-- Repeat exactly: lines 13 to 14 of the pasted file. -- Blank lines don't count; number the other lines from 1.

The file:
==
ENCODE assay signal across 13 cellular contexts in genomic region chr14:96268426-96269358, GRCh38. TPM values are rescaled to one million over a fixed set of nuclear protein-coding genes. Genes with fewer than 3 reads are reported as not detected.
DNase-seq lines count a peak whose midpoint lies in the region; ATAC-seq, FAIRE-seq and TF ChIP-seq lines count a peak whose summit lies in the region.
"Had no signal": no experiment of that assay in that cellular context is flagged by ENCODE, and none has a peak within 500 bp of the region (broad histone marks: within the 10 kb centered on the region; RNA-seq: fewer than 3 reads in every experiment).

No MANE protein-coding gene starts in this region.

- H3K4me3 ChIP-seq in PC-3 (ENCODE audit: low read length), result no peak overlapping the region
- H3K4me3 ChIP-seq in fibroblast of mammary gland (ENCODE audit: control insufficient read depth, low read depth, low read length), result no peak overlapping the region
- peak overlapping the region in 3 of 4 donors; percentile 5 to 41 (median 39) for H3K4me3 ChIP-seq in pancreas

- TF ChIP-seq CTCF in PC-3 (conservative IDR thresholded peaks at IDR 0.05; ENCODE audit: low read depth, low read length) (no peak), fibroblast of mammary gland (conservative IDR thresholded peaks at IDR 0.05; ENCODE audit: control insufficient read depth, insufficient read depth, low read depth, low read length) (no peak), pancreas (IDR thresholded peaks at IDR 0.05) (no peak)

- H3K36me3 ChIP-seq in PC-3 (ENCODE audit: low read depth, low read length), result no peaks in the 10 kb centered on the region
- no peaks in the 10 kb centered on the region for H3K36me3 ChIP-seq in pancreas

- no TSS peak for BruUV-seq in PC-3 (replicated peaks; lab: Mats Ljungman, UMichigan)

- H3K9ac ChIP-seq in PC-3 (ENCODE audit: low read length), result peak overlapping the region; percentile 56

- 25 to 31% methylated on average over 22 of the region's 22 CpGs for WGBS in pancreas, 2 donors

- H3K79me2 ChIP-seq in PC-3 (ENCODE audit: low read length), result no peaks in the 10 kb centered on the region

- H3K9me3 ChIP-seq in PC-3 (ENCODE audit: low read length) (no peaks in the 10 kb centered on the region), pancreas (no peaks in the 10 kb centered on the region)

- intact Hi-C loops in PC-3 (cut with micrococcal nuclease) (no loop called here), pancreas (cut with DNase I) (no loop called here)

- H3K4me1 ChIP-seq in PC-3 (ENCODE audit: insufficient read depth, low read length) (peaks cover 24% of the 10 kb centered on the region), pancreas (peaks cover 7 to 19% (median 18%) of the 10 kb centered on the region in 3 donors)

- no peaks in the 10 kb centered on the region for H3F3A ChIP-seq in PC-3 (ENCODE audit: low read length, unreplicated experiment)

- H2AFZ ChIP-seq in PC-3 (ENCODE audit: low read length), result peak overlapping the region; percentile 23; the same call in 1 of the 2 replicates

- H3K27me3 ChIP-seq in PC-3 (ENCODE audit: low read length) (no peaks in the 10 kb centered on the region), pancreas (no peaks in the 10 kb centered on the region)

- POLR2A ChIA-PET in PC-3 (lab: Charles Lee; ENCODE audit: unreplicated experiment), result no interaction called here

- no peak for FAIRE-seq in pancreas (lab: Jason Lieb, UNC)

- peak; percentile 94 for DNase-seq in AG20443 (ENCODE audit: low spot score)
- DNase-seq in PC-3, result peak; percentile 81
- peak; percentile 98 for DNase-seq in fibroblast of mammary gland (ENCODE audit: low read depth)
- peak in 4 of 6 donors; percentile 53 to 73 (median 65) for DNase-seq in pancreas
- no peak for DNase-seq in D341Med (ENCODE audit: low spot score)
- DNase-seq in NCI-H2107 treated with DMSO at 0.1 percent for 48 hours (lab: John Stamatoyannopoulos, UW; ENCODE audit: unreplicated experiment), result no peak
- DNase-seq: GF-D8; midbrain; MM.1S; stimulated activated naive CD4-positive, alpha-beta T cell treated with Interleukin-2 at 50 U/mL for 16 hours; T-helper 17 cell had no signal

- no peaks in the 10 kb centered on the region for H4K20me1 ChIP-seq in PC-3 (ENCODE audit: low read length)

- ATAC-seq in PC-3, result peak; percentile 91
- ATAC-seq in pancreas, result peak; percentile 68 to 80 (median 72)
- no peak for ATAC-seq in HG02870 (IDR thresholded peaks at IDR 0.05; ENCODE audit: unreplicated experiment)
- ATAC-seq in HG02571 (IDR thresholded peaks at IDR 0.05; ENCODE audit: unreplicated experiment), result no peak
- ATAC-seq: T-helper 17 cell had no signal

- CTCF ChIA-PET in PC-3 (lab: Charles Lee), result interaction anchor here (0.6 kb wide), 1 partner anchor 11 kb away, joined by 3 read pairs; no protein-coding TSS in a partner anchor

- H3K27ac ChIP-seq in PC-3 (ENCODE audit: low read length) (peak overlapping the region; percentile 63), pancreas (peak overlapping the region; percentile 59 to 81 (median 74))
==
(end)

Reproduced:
- 25 to 31% methylated on average over 22 of the region's 22 CpGs for WGBS in pancreas, 2 donors

- H3K79me2 ChIP-seq in PC-3 (ENCODE audit: low read length), result no peaks in the 10 kb centered on the region